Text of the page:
11. I'm trying to understanding oil pressure readings better. In my E, I understand that I have a mechanical gauge - where an (oil) line from the engine enters the cabin and connects directly to the oil pressure gauge. The pressure in that line directly deflects the oil pressure gauge to provide a reading. In the wintertime, when the oil is colder and thicker, I'm wondering how the oil in the line between the engine and my panel warms along with the rest of the oil in my engine. If the line were a loop of some sort, I would better be able to visualize its path of warming up (as it would be circulating along with the rest of the oil). But my current understanding is that it is a single line (much like a long flexible straw) that reaches my gauge. So, how is this oil transferred and heated up? Is it just the conductive property of the oil slowly warming down the long straw-like line? My larger question has to do with high oil pressure readings during cold weather - is the higher reading because the oil in the engine block isn't warm and "fluidish" enough or is the higher reading because the oil in the long tube/straw isn't nearly as warm and "fluidish" as the engine oil?
  12. Here is a 66E. Sent from my iPad using Tapatalk Pro
  13. Flew for the first time in a while and was able to test the altitude hold and the HDG on the B-6 autopilot. I was quite happy to see the system hold altitude (after I learned the proper sequence to implement it). Test flight at 2,500 and it held within about 50 feet the whole time... except when I was testing the altitude hold and using and changing the HDG dial on the B-6. During turns, the system would lose about 200 feet of altitude (then gain it back after the turn). It seems that the AP HDG works when turning left, but has trouble coming out of the turn and trouble turning right, but is ok coming out of right turns. This leads me to think that there is an issue somewhere on the right side of the PC system. It’d be “nice” if it was simply the boot... and not a vacuum line that terminates somewhere between the firewall and instrument panel. Sent from my iPad using Tapatalk Pro
  14. Over the past couple of weeks, I've chatted with Cecelia and Kevin at Brittain quite a bit. Kevin gave me pointers on removing the B-601 panel from the aircraft. My hope was that there was something wrong with the unit and he'd be able to fix it and I'd be back in autopilot-business. We chatted after he bench tested the unit and told me that the unit was working fine (and nothing needed to be repaired). He then suggested that I use a voltage meter and see if I get a voltage between the ground and positive on pins 1 and 2 of the cable that connects to the back of the B-601. After several trips and hours upside down, under the pilot's side panel, I was able to find a 22-guage wire that was broken... and was then able to find its broken partner. Reconnecting these wires, I was able to get voltage back to Pins 1 and 2. Cecelia sent the (now cleaned and yellow-tagged) B-601 back to me. This morning, I reinstalled the unit in the panel and taxied around the 500-foot ceiling airport. In the run-up area, I turned the autopilot to Heading and turned the heading. Kevin told me that the system would turn the yokes/actuate the ailerons . And Whoop! The AP commanded a left turn. See the video though, I'm thinking through it, but is appears that I must have a vacuum leak for right hand turns as the autopilot returns to center, but is not pulled to the right (i.e., the left boot releases it pressure, but the right boot doesn't pull the opposite direction past zero/level). As I write this up, I think that I can narrow down the issues to a hose issue, boot issue, or valve issue by figuring out a way to see if the tail or possibly even just the rudder pedals move concurrently with the aileron left, center, right movement. AP_-_1.m4v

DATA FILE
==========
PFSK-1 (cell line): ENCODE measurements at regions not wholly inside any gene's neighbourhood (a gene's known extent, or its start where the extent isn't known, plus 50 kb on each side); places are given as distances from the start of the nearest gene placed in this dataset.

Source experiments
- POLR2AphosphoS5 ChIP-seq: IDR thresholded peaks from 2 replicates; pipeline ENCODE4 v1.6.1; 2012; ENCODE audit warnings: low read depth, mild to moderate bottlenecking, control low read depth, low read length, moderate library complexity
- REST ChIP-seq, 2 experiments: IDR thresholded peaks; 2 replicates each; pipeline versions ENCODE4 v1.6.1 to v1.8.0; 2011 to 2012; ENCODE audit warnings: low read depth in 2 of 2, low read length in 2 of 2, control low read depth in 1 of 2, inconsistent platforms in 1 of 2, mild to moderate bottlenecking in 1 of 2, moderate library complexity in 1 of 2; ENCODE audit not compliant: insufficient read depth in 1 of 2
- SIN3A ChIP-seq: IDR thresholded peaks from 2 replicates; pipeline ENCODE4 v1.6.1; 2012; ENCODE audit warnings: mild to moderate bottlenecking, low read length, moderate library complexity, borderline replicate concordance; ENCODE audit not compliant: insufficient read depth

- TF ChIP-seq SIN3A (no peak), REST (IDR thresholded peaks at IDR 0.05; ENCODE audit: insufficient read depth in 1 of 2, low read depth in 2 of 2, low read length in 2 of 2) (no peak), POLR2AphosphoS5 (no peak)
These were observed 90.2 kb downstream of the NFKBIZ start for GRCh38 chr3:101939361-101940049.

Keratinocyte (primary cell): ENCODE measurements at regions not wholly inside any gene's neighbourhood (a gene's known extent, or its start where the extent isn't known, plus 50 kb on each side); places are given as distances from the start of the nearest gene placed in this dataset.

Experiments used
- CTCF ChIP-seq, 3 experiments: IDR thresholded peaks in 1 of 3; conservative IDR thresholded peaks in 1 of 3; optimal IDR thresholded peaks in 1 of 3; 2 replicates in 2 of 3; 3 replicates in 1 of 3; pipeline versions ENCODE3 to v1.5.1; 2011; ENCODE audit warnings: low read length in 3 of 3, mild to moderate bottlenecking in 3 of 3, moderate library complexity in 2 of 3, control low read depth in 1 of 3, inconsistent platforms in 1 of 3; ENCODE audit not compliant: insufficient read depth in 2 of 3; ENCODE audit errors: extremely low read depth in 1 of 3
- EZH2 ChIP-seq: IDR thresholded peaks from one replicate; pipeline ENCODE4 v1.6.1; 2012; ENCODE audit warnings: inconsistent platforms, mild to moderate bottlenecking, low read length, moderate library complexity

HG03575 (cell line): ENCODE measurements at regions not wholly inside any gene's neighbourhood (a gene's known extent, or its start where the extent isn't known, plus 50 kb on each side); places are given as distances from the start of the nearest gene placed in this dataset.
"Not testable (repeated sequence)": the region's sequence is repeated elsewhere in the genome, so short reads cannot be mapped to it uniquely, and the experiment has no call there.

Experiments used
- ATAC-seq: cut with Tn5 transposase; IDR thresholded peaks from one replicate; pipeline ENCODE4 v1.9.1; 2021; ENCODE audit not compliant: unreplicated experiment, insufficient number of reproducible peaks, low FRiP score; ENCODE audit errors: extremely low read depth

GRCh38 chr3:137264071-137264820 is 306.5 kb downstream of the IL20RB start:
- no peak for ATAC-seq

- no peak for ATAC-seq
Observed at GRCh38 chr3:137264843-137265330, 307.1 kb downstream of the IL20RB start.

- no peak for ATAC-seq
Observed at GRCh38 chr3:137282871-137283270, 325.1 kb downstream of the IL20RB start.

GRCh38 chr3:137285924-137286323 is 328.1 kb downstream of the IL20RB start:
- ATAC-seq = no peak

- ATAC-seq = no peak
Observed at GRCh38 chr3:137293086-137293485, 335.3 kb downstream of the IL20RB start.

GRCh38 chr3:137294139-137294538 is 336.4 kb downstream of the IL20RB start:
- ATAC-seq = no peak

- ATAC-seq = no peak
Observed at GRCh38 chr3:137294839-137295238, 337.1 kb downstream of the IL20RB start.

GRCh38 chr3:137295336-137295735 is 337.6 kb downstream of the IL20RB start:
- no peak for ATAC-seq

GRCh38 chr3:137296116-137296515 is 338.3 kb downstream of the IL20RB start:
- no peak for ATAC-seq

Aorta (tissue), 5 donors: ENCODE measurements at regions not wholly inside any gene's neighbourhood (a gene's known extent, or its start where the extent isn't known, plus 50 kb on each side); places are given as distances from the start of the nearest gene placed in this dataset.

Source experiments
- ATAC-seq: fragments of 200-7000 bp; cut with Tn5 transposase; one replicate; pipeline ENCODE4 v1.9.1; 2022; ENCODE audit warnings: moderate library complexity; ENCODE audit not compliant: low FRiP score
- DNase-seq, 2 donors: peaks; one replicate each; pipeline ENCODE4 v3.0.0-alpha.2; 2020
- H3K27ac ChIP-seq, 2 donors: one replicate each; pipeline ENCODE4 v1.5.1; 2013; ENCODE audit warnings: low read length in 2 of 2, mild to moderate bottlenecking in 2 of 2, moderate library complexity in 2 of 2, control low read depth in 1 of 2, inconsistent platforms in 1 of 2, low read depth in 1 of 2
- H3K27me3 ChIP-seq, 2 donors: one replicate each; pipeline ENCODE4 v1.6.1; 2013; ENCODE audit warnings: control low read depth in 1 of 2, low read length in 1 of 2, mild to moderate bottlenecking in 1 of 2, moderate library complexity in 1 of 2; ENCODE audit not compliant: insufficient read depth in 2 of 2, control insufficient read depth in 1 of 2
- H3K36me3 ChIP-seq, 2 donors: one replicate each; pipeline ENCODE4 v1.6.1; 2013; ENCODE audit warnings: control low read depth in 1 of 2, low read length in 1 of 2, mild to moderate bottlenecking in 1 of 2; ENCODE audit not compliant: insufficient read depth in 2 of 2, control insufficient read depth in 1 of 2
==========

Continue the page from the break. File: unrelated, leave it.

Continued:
15. My M20E has the B-6 System with Altitude hold. The panel (aka B-601) used to have the eyeball, but that was blanked out prior to my ownership. As I understand, there were two sides (two halves of a circle split vertically - each with a horizontal white line). As the pilot would pull the "Alt Hold" to turn on the altitude hold, he would align the floating, horizontal while lines to match up. I think that this aligned the pitch of the airplane to assist in (easily (easier(?)) holding altitude for the AP. This eyeball had two vacuum lines to it. I think that these vacuum lines now (ultimately) route to a pitch sensor (in my airplane) in the tailcone area - right under the altitude hold box (I'm still learning about how this works).